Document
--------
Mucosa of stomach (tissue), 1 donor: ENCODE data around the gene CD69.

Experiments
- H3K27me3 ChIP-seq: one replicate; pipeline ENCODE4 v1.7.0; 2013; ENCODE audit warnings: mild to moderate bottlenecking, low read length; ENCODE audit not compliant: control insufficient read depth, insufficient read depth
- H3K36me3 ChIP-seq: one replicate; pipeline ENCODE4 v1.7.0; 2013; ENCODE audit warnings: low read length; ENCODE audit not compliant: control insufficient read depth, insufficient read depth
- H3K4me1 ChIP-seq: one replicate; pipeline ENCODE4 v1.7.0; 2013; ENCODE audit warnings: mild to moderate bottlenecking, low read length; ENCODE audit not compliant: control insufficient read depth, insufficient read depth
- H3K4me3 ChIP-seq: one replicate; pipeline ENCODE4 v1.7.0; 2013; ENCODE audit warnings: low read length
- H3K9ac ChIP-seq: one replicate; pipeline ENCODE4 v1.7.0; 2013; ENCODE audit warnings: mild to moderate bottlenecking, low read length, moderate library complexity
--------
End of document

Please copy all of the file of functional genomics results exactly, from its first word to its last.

Mucosa of stomach (tissue), 1 donor: ENCODE data around the gene CD69.

Experiments
- H3K27me3 ChIP-seq: one replicate; pipeline ENCODE4 v1.7.0; 2013; ENCODE audit warnings: mild to moderate bottlenecking, low read length; ENCODE audit not compliant: control insufficient read depth, insufficient read depth
- H3K36me3 ChIP-seq: one replicate; pipeline ENCODE4 v1.7.0; 2013; ENCODE audit warnings: low read length; ENCODE audit not compliant: control insufficient read depth, insufficient read depth
- H3K4me1 ChIP-seq: one replicate; pipeline ENCODE4 v1.7.0; 2013; ENCODE audit warnings: mild to moderate bottlenecking, low read length; ENCODE audit not compliant: control insufficient read depth, insufficient read depth
- H3K4me3 ChIP-seq: one replicate; pipeline ENCODE4 v1.7.0; 2013; ENCODE audit warnings: low read length
- H3K9ac ChIP-seq: one replicate; pipeline ENCODE4 v1.7.0; 2013; ENCODE audit warnings: mild to moderate bottlenecking, low read length, moderate library complexity